My dear mother, God bless her,
was on the final stretch to forty-five
when she turned to me in the grocer’s
and said, as if she’d solved Fermat’s
Last Theorem, “I’m invisible.
That’s what happens when you get old.
You become invisible.
Four years, thirty pounds ago,
people could see me. Now they don’t.”
I still saw her but I saw her point.
Four years before, I was about ten
when frisky, stubbled cabbies tried
to get a rise out of my shapely dark-haired
mom, “Watch out!” she cried
when our cab nearly clipped
a pedestrian. “Don’t worry, honey,
I don’t want to clean off the grill.”
A grownup joke. She acted shocked.
I was shocked. And once on a crippled
brick sidewalk as I helped her
navigate my baby sister’s carriage,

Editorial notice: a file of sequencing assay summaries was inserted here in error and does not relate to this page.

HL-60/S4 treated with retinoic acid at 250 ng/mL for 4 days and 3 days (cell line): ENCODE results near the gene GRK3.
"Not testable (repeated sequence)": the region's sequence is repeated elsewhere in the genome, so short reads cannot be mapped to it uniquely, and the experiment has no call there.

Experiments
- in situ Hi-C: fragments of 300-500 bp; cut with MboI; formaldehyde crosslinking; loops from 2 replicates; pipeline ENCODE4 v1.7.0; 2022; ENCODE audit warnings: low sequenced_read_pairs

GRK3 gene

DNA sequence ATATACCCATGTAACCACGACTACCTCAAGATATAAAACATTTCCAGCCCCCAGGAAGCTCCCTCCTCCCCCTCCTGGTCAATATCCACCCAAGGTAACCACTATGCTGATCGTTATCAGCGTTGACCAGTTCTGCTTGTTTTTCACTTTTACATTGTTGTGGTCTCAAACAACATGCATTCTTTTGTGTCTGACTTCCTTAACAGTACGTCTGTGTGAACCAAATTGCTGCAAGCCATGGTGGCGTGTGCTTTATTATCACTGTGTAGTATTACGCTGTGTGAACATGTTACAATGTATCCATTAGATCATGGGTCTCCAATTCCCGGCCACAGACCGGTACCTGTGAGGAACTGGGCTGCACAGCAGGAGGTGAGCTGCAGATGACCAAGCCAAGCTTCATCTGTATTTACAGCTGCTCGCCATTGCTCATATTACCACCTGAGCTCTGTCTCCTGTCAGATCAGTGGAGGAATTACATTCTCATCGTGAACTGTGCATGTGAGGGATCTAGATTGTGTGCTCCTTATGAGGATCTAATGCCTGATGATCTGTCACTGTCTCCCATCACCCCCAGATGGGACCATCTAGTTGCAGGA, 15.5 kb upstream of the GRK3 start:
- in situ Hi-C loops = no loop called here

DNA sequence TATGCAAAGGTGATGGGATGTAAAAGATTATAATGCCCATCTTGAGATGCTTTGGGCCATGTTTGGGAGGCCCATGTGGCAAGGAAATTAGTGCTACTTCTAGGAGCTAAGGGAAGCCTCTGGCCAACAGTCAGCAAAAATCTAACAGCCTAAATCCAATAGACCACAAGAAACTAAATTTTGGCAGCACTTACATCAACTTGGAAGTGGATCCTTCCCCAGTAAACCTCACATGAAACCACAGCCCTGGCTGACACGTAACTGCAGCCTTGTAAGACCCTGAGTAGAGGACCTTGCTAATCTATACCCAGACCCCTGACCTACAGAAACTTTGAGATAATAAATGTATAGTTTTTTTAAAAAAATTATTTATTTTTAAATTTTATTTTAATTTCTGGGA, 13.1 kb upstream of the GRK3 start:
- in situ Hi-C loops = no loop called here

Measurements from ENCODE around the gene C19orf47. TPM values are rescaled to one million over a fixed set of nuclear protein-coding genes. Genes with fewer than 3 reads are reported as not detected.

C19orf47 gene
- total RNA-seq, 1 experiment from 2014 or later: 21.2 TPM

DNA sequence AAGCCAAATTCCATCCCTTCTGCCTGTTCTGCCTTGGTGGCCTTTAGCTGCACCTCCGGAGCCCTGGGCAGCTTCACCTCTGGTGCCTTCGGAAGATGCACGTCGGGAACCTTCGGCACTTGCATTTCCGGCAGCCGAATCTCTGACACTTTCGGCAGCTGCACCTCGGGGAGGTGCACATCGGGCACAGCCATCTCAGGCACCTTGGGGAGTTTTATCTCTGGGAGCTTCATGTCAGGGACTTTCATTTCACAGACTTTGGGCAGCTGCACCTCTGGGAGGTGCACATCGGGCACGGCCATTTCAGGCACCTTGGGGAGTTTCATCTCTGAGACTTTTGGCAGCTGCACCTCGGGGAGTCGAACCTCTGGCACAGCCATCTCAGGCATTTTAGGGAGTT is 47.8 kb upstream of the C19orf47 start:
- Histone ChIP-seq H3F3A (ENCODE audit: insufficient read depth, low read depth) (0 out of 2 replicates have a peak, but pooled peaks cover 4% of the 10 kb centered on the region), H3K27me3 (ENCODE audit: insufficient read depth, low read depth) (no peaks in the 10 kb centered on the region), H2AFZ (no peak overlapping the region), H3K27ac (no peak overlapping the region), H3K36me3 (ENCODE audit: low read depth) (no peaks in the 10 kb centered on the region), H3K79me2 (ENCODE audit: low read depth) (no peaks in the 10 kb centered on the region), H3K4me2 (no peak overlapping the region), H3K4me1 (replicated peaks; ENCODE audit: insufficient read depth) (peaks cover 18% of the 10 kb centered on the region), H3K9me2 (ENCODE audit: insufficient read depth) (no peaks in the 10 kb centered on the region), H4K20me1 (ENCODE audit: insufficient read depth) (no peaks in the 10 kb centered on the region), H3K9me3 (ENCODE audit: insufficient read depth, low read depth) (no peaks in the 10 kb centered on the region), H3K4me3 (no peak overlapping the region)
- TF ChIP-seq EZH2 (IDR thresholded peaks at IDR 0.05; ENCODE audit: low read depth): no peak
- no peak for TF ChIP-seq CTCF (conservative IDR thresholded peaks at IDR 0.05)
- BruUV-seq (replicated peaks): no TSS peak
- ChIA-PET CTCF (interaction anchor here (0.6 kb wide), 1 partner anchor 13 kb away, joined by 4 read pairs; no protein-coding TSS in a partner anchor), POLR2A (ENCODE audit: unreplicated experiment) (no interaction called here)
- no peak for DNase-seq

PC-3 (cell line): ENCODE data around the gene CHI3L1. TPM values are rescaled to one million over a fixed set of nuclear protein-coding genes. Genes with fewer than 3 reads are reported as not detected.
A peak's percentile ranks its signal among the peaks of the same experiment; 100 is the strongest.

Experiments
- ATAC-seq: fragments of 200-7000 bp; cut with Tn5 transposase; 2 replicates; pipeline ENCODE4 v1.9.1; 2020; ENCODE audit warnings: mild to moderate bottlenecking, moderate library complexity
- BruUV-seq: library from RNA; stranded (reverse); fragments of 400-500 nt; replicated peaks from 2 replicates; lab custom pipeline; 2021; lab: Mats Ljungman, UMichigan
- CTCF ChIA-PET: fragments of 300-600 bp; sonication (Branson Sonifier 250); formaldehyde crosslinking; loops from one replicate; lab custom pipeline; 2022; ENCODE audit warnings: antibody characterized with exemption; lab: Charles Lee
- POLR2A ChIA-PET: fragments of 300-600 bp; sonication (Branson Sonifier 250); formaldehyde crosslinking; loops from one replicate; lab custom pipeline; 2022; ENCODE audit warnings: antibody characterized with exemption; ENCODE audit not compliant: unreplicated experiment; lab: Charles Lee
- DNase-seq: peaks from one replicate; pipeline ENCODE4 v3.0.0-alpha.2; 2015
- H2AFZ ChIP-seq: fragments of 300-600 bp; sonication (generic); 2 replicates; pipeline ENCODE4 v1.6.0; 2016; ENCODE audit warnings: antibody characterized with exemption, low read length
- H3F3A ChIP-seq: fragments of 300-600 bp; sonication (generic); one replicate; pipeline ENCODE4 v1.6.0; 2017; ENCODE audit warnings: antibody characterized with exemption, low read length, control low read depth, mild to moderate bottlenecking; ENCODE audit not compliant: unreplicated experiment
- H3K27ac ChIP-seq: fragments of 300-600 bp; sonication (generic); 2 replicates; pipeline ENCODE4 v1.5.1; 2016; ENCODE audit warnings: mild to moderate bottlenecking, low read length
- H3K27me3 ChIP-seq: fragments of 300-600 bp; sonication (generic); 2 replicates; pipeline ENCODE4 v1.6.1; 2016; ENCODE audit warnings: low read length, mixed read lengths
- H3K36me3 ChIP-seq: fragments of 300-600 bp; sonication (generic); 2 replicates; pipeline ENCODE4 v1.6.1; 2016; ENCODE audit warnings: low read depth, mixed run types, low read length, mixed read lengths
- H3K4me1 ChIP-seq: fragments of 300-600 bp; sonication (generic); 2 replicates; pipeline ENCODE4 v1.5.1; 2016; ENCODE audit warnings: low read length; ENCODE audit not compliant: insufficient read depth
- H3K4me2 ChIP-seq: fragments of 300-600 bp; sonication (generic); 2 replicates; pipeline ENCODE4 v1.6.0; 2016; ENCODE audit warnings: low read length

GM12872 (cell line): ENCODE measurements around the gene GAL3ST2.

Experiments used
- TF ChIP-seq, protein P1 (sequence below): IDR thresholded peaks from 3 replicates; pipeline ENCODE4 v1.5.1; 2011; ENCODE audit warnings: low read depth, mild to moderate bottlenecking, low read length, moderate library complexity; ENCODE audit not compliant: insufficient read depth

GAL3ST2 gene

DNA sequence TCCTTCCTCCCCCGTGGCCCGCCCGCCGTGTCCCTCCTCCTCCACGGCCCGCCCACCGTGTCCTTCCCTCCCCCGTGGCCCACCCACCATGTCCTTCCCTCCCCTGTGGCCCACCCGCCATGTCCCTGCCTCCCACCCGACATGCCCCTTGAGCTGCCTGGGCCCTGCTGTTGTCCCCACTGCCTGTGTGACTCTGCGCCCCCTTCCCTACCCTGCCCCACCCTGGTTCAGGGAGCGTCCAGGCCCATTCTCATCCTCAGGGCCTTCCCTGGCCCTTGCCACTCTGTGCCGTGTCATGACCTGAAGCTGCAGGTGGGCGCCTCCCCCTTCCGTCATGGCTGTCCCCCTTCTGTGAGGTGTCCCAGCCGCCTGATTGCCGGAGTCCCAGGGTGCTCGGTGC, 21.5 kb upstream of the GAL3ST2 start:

a man with a tie leaned from his car
to sing, “Whatcha got cookin’?”
And there must have been subtler signs
beyond my ken that told her she was there:
admiring glances from women, men
whispering dark somethings in her ear.
Alec Solomita is an editor and writer living in Somerville, Mass. He’s published fiction in The Adirondack Review, The Mississippi Review, Southwest Review, and elsewhere. Recently, his poetry has appeared in 3Elements Literary Review, Literary Orphans, Silver Birch Press, Turk’s Head Review, and, forthcoming, Fulcrum: An International Anthology of Poetry and Aesthetics.